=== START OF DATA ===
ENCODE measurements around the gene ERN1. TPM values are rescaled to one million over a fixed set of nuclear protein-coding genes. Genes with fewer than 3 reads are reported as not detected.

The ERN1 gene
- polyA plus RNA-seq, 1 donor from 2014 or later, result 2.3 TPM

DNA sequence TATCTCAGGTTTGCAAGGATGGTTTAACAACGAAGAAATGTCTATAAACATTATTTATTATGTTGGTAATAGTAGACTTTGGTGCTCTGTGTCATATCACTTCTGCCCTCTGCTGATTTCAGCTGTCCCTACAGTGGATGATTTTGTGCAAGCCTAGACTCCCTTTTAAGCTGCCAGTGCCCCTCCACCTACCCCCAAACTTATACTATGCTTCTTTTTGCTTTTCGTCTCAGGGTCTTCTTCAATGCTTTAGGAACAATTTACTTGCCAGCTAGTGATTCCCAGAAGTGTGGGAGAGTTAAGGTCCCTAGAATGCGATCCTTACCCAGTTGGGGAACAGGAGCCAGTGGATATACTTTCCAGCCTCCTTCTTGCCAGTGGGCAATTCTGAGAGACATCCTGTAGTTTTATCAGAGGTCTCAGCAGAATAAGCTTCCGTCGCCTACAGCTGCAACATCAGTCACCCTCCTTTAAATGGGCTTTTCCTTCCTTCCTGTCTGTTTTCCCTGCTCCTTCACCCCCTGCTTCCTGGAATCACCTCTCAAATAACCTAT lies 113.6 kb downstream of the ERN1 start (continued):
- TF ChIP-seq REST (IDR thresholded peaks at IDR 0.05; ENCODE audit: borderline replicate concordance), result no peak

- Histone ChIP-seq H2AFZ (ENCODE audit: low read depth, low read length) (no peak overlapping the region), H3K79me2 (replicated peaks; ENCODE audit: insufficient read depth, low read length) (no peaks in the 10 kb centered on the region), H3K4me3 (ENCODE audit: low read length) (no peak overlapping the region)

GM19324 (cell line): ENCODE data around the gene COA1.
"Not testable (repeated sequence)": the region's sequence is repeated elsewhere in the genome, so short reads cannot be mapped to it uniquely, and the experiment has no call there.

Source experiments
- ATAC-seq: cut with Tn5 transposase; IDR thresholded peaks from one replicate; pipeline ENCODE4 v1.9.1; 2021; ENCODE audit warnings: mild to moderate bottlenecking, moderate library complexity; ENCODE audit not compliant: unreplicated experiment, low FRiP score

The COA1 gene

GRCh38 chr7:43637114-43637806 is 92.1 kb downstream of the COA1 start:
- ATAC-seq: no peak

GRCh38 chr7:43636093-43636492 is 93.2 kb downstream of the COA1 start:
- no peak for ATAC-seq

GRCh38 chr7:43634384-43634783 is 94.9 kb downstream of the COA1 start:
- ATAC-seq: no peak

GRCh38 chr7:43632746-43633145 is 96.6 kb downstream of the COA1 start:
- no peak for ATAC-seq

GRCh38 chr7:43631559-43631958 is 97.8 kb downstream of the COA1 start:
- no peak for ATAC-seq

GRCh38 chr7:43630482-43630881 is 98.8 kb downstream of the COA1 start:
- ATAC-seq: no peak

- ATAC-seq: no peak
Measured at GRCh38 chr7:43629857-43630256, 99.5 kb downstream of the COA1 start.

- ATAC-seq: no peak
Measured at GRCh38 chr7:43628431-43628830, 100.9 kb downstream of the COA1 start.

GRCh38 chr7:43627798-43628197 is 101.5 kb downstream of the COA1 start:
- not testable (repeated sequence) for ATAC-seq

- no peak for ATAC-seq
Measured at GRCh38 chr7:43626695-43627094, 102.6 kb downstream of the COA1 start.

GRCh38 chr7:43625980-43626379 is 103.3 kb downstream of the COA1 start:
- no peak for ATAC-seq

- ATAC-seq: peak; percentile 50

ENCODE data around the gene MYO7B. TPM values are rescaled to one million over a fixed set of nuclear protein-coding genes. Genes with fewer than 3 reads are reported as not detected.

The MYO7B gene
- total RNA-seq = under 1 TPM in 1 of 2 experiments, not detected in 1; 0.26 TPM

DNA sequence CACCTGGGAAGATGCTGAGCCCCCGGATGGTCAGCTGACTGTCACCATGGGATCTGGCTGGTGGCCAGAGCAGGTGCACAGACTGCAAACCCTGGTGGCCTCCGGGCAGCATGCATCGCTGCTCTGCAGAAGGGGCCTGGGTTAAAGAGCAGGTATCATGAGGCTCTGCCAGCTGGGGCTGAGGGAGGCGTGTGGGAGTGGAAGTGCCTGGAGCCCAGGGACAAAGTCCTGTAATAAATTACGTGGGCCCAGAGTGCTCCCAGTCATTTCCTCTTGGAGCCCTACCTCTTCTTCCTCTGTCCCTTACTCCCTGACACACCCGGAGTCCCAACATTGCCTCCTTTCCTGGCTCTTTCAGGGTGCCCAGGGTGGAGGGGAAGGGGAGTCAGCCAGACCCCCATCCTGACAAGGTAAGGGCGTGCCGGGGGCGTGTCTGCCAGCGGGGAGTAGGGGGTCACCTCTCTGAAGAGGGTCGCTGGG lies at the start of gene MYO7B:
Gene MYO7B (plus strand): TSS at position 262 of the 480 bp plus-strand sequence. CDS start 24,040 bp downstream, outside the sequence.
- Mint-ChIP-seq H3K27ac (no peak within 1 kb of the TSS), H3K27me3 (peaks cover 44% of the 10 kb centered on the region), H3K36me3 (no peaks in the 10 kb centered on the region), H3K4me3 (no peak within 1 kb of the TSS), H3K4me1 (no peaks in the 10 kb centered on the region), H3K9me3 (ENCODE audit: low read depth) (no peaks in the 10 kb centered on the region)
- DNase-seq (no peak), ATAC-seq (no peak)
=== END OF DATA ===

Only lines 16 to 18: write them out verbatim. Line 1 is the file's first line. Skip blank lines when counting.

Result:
GRCh38 chr7:43634384-43634783 is 94.9 kb downstream of the COA1 start:
- ATAC-seq: no peak

GRCh38 chr7:43632746-43633145 is 96.6 kb downstream of the COA1 start: